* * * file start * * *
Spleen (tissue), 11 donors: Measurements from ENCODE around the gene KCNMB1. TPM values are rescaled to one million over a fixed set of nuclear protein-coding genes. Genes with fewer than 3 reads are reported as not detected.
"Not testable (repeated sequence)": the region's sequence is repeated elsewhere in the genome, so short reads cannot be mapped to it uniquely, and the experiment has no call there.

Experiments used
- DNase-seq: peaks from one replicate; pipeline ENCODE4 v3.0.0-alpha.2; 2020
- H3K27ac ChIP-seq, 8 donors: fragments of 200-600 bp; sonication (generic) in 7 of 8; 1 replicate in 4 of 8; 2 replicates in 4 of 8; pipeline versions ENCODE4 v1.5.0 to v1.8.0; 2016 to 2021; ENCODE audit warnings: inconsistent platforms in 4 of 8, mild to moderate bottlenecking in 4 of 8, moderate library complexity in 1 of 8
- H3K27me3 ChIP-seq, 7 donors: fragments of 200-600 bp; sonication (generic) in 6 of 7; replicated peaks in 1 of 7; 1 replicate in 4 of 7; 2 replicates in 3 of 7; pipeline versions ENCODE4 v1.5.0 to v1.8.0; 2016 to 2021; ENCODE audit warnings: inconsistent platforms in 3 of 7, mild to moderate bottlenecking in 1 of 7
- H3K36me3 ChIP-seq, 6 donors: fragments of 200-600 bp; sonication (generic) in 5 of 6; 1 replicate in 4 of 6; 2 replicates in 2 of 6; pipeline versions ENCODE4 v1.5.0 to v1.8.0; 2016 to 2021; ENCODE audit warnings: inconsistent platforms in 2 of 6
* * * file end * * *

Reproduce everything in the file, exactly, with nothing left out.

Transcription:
Spleen (tissue), 11 donors: Measurements from ENCODE around the gene KCNMB1. TPM values are rescaled to one million over a fixed set of nuclear protein-coding genes. Genes with fewer than 3 reads are reported as not detected.
"Not testable (repeated sequence)": the region's sequence is repeated elsewhere in the genome, so short reads cannot be mapped to it uniquely, and the experiment has no call there.

Experiments used
- DNase-seq: peaks from one replicate; pipeline ENCODE4 v3.0.0-alpha.2; 2020
- H3K27ac ChIP-seq, 8 donors: fragments of 200-600 bp; sonication (generic) in 7 of 8; 1 replicate in 4 of 8; 2 replicates in 4 of 8; pipeline versions ENCODE4 v1.5.0 to v1.8.0; 2016 to 2021; ENCODE audit warnings: inconsistent platforms in 4 of 8, mild to moderate bottlenecking in 4 of 8, moderate library complexity in 1 of 8
- H3K27me3 ChIP-seq, 7 donors: fragments of 200-600 bp; sonication (generic) in 6 of 7; replicated peaks in 1 of 7; 1 replicate in 4 of 7; 2 replicates in 3 of 7; pipeline versions ENCODE4 v1.5.0 to v1.8.0; 2016 to 2021; ENCODE audit warnings: inconsistent platforms in 3 of 7, mild to moderate bottlenecking in 1 of 7
- H3K36me3 ChIP-seq, 6 donors: fragments of 200-600 bp; sonication (generic) in 5 of 6; 1 replicate in 4 of 6; 2 replicates in 2 of 6; pipeline versions ENCODE4 v1.5.0 to v1.8.0; 2016 to 2021; ENCODE audit warnings: inconsistent platforms in 2 of 6